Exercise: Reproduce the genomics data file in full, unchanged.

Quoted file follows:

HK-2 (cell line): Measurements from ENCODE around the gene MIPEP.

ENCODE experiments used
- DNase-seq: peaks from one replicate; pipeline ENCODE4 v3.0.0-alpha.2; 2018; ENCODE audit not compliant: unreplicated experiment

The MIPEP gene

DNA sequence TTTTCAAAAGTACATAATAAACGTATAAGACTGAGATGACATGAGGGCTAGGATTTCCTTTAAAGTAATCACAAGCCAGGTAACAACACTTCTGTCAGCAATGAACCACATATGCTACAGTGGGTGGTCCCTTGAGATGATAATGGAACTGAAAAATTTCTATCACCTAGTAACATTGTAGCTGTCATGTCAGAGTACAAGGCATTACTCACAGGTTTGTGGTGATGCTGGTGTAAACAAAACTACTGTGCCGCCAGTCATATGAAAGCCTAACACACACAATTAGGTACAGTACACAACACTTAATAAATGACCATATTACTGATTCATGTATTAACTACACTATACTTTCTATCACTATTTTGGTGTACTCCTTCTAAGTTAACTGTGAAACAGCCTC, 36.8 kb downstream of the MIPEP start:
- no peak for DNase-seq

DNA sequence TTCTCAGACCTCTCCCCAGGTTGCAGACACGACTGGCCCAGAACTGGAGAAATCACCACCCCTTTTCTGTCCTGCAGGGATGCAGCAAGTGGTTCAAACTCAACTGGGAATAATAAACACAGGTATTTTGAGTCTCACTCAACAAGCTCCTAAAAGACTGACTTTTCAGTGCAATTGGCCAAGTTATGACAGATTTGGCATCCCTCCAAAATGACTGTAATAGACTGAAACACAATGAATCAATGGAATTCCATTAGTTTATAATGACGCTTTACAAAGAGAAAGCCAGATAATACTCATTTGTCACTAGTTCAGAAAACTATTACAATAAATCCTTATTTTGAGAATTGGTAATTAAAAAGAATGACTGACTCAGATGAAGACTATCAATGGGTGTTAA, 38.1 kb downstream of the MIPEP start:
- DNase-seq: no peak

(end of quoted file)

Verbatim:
HK-2 (cell line): Measurements from ENCODE around the gene MIPEP.

ENCODE experiments used
- DNase-seq: peaks from one replicate; pipeline ENCODE4 v3.0.0-alpha.2; 2018; ENCODE audit not compliant: unreplicated experiment

The MIPEP gene

DNA sequence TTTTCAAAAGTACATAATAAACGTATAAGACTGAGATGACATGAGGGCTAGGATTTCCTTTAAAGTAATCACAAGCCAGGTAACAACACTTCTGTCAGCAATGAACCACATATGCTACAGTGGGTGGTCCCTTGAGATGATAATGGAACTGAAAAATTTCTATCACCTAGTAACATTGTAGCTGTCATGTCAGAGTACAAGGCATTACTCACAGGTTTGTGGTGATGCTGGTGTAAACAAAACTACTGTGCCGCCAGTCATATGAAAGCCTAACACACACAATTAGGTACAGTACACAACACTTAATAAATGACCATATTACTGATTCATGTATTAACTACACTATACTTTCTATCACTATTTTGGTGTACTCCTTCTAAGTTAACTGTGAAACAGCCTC, 36.8 kb downstream of the MIPEP start:
- no peak for DNase-seq

DNA sequence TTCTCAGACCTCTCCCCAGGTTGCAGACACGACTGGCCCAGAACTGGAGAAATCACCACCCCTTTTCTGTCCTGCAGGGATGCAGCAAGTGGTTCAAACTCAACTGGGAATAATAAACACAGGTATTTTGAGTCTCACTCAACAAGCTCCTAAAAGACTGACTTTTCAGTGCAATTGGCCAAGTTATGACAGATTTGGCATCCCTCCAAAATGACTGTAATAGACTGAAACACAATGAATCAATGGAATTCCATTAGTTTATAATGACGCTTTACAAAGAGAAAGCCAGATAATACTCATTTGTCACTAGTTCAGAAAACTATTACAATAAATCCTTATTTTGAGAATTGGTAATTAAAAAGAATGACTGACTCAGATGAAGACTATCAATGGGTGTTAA, 38.1 kb downstream of the MIPEP start:
- DNase-seq: no peak